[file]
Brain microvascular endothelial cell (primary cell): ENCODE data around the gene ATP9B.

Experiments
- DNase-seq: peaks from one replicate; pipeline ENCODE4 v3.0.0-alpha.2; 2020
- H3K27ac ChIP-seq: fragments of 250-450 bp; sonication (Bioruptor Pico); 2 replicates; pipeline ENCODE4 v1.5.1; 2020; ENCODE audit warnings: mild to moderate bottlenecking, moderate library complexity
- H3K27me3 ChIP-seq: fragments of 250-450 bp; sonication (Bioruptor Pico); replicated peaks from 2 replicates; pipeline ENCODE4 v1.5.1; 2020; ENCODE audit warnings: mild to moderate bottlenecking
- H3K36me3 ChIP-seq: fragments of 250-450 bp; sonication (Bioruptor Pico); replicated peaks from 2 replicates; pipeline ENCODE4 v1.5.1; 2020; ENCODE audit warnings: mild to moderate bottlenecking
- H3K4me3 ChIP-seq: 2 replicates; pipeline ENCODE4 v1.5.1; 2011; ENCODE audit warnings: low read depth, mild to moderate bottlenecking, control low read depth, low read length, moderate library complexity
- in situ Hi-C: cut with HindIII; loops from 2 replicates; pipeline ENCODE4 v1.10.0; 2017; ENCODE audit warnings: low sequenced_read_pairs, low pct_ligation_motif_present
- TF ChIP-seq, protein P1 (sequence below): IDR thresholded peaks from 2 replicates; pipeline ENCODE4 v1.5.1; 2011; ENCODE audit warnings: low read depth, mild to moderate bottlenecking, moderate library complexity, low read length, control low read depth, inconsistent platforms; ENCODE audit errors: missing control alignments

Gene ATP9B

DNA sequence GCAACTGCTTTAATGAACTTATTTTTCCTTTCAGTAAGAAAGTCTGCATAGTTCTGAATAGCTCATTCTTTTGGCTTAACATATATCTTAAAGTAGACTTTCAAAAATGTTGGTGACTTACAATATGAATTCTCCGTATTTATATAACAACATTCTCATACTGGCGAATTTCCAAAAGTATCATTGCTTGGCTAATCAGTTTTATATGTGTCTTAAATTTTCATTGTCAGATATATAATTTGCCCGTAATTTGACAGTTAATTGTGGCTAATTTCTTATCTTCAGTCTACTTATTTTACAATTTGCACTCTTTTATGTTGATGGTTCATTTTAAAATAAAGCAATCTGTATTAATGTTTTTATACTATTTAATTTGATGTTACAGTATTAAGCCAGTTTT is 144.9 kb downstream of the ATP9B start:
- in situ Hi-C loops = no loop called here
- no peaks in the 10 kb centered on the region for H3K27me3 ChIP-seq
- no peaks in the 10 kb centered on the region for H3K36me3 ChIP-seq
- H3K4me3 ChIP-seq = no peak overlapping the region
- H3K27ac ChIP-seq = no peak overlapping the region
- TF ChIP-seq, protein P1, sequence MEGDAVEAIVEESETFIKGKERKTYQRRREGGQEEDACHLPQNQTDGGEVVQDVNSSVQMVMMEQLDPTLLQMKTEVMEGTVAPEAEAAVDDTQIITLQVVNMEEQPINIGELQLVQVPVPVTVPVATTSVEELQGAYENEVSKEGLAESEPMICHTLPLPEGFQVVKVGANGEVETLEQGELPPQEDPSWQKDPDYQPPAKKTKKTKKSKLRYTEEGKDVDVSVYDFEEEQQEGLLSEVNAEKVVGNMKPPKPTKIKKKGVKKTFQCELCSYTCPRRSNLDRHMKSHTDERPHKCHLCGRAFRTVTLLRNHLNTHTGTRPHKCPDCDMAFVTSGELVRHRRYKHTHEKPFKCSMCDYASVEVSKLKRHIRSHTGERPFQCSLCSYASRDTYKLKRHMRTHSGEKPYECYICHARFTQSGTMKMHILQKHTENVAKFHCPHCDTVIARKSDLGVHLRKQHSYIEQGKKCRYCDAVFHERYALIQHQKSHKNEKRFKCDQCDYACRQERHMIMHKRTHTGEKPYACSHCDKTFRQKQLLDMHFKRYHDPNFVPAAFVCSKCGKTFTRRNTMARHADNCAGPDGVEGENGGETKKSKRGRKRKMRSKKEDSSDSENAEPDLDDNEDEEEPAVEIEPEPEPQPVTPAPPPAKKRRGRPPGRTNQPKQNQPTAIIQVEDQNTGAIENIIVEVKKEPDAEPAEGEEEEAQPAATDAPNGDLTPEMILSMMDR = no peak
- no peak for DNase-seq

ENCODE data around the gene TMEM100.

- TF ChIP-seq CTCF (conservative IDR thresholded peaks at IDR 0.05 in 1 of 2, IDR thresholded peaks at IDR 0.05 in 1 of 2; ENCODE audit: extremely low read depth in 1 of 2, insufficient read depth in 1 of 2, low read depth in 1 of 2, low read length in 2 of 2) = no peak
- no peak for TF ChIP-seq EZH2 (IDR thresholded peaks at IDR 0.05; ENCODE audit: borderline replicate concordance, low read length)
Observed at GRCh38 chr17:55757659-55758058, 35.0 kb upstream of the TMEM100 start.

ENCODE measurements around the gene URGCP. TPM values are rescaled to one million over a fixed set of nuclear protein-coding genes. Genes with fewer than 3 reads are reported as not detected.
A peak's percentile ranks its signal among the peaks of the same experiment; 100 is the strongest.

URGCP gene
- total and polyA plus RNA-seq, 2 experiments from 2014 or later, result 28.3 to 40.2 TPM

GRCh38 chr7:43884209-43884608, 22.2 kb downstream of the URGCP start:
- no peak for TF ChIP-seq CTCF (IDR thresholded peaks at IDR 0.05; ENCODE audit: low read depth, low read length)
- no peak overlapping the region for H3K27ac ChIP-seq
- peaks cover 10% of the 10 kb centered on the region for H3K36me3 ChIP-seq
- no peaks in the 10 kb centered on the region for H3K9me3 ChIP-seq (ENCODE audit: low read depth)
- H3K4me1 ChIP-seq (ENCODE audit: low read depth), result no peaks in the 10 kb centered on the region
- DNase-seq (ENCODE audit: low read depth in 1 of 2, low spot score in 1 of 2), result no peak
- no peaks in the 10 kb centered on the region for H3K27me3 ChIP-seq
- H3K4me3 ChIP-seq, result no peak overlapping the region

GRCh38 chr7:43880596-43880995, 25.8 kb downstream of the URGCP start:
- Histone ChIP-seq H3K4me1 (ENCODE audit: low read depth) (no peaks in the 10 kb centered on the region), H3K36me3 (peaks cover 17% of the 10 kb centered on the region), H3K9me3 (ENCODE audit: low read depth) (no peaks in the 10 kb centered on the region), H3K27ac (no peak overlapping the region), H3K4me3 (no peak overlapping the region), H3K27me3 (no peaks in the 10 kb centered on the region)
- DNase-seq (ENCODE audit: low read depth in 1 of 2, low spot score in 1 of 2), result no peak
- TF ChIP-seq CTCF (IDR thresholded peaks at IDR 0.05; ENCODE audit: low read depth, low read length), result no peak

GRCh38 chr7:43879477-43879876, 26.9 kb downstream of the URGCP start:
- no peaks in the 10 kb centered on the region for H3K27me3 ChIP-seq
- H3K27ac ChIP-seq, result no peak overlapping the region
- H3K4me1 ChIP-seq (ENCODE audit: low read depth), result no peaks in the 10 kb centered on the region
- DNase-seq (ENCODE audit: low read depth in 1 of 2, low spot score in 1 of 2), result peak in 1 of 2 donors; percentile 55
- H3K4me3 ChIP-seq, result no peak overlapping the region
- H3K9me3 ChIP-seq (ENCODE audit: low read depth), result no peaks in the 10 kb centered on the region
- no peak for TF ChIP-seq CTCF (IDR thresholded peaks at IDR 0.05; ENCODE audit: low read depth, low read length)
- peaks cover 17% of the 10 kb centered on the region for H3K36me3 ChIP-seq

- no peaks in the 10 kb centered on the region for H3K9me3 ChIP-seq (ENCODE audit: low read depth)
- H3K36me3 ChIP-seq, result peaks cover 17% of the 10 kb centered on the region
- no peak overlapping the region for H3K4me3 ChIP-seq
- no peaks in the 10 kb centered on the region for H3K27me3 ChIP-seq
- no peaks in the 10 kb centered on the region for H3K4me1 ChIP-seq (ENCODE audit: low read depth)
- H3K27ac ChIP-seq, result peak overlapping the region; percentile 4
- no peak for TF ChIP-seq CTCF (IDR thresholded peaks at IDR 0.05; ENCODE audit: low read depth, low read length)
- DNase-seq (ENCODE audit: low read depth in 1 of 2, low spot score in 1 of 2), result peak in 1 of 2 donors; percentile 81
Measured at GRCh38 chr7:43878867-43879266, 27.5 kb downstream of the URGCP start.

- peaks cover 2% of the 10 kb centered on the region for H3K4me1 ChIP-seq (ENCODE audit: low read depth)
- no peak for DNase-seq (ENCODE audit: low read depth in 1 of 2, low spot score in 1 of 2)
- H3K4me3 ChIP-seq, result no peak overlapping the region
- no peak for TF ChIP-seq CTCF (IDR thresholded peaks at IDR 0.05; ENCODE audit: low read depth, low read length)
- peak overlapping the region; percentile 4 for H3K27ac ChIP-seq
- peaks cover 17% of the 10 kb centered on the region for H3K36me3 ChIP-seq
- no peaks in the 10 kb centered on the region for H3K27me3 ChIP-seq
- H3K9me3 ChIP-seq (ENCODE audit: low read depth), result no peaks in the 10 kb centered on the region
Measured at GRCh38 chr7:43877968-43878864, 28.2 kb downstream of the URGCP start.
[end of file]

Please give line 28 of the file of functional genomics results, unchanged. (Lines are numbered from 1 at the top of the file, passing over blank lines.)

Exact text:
- no peak for TF ChIP-seq CTCF (IDR thresholded peaks at IDR 0.05; ENCODE audit: low read depth, low read length)